—“How Efficiency Is Wiping Out the Middle Class”, Another View by David Diegel, New York Times January 25, 2017
In writing, “Exponential gains in computing power” this article claims computing power is increasing by a constant percent. It must be assumed that the increases happen over equal time intervals, like every year or every \(10\) years for the claim to be valid.
Example 3.1.7.
In 2012 the average rent was \(\$2{,}225\text{.}\) Every year it has risen roughly a hundred dollars. But in late 2016, the rental market suddenly became flat.
“If I were to bet, I would bet that prices are on the way down. I would bet the tenants and buyers are going to have the upper hand probably for the next two or three years,” said real estate broker Peter Zalewski.
—“After Years Of Price Hikes, South Florida's Rental Market Entering New Era Of Decline”, David Sutta, CBS Miami, March 29, 2017
This article is reporting a pattern of constant rate of change for monthly rent. The real estate broker quoted in the article is using a linear model to describe the rental market between \(2012\) and \(2016\text{.}\)
Distiguishing between linear and exponential patterns is as easy as knowing the difference between addition and multipication. The patterns allow us to find formulas for linear or exponential situations.
A linear pattern of constant rate of change is essentially repeated addition. A linear formula counts how many times you add the same number.
An exponential pattern of constant percent change is essesntially repeated multiplication. An exponential formula counts how many times you multiply by the same number.
Checkpoint 3.1.8.
Repeated addition or repeated multiplication?
Checkpoint 3.1.9.
Repeated addition or repeated multiplication?
Knowing how a pattern works, we can then generate our own data in the form of a table.
Checkpoint 3.1.10.
A patient's hourly dosage rate is reduced by \(5\) mg/hour.
Checkpoint 3.1.11.
A patient's hourly dosage rate is reduced by \(2 \%\) every hour.
Checkpoint 3.1.12. Exponential Pattern: Building a Formula.
Subsection 3.1.3 A General Formula for Exponential Growth/Decay: Discrete Model
You will find the word compounded in the exercises that follow.
Compounding is the process of repeatedly increasing or decreasing by a percent. It refers to the fact that each succesive percent change is based on a number already greater/lesser than the original.
Compounded monthly means a percent is calculated each month.
Compounded annually means a percent is calculated each year.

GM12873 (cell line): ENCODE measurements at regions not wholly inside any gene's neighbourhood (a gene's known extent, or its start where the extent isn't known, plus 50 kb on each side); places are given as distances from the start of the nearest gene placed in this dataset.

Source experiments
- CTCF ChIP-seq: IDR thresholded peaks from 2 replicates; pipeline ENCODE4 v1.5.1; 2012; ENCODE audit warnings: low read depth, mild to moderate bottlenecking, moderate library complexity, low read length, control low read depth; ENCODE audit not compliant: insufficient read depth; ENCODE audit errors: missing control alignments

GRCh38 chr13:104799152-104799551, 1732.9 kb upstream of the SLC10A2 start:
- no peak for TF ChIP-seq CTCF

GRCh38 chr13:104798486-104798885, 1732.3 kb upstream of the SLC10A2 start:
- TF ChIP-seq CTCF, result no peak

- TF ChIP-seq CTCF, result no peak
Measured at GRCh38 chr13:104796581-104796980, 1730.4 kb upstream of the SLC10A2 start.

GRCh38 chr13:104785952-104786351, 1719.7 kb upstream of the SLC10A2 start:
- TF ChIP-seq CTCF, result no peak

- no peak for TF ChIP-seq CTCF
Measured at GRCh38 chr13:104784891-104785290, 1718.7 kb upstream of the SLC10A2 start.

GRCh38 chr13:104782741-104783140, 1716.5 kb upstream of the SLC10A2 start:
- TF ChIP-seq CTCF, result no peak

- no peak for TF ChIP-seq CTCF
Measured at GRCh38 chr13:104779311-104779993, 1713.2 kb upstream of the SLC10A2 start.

In the expression \(500\cdot 1.15\cdot 1.15\cdot 1.15\) the value \(500\) has been compounded three times by \(15 \%\text{.}\)
A common form for a linear equation is \(y = mx + b\text{,}\) although there are others. Exponential equations have their own form too. In this part of the activity we use a table of values to find a pattern in constant percent growth or decay then find a form for exponential functions.
To find a pattern within numerical data, it is best to record how we get our results instead of the results themselves.
As a way to convince you, here is an experiment.
Checkpoint 3.1.13.
Given a sequence of values, predict (or guess) what value comes next in the sequence.
Hopefully, you're convinced that finding a pattern in a sequence is much easier if you write out how you get each result instead of the actual result.
Checkpoint 3.1.14. The General Form of an Exponential Equation.
A population of bacteria increases by a constant percent each hour. Find a formula to model the size of the popultion \(P(t)\) as a function of time, \(t\) in hours.
Now we have general forms for both linear
and exponential
equations.
In the linear equation
the variable \(b\) is sometimes referred to as the initial value. On a graph it represents the vertical intercept while \(m\) represents the rate of change (slope). The rate of change tells us the rate of increase (or decrease) per unit input.
The variable \(x\) counts how many times the rate of change is added to the initial value.
In the exponential equation
the initial value is represented by \(a\text{,}\) and \(b\) is the growth factor. This equation, or model, is called the discrete exponential model.